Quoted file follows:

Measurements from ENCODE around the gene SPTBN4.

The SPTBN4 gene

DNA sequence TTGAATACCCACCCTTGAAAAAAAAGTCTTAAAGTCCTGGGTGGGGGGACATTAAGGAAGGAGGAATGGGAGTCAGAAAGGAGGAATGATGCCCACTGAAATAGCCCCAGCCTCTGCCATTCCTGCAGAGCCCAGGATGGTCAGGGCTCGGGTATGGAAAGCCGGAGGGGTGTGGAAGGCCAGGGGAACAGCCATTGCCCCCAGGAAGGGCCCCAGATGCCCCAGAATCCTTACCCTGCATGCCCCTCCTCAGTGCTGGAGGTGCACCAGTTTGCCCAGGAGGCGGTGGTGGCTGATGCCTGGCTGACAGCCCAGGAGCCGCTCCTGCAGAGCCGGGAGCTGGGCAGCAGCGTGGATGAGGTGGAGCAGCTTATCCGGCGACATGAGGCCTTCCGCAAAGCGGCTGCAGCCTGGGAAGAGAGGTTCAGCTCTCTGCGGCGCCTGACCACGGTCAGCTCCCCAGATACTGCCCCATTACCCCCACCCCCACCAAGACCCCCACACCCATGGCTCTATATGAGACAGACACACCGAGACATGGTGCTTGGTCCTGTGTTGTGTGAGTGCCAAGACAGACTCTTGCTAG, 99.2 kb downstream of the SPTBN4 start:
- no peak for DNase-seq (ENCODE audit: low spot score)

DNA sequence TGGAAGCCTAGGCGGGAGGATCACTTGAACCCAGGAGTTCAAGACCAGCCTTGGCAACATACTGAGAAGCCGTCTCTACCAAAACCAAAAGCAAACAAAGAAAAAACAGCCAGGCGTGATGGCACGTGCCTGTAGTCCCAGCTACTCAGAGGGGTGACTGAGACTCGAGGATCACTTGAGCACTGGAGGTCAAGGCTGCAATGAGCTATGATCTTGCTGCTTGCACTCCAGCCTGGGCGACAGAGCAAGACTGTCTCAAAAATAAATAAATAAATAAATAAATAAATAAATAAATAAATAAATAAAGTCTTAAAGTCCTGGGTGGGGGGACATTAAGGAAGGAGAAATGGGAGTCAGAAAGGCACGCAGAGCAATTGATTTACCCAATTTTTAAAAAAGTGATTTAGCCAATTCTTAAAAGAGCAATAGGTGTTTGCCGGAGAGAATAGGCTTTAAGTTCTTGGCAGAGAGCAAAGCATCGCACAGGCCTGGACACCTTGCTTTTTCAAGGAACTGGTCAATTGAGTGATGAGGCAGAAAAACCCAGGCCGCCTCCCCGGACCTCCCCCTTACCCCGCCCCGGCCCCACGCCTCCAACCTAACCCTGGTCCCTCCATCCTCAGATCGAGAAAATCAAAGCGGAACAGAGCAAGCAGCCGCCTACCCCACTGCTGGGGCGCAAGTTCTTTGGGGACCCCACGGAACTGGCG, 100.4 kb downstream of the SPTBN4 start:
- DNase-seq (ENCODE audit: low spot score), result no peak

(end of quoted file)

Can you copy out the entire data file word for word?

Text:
Measurements from ENCODE around the gene SPTBN4.

The SPTBN4 gene

DNA sequence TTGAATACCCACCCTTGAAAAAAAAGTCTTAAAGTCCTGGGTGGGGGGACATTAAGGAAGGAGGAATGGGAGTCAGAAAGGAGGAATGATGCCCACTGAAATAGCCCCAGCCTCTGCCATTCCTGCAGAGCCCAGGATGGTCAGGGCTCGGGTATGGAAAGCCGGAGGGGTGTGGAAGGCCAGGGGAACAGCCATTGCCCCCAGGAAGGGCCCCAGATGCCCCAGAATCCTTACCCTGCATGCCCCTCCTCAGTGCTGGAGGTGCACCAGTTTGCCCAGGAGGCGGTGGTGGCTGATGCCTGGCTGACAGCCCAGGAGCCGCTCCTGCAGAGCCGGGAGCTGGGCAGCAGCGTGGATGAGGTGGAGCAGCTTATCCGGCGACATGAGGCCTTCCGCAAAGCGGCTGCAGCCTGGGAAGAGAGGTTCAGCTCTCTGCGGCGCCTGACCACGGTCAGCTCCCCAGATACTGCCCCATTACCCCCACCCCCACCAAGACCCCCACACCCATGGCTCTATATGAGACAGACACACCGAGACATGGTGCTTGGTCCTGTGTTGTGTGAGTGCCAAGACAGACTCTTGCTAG, 99.2 kb downstream of the SPTBN4 start:
- no peak for DNase-seq (ENCODE audit: low spot score)

DNA sequence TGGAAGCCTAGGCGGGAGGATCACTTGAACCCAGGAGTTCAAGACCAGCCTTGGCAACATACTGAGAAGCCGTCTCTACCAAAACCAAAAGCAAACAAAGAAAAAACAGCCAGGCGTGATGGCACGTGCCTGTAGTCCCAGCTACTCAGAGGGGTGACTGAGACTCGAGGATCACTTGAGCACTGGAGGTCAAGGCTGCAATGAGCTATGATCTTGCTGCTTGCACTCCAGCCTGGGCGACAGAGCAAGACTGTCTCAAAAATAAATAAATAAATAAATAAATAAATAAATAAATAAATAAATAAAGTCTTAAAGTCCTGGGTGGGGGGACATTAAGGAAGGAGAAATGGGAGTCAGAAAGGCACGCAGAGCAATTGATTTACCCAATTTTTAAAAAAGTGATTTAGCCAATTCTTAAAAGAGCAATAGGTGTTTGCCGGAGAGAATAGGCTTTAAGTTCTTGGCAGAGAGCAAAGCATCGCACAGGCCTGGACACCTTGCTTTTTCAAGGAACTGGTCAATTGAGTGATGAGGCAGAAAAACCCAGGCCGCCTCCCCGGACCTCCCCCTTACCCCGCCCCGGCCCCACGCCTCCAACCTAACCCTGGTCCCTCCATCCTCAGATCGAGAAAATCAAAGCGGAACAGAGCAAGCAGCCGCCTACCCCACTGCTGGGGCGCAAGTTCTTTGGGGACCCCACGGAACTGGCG, 100.4 kb downstream of the SPTBN4 start:
- DNase-seq (ENCODE audit: low spot score), result no peak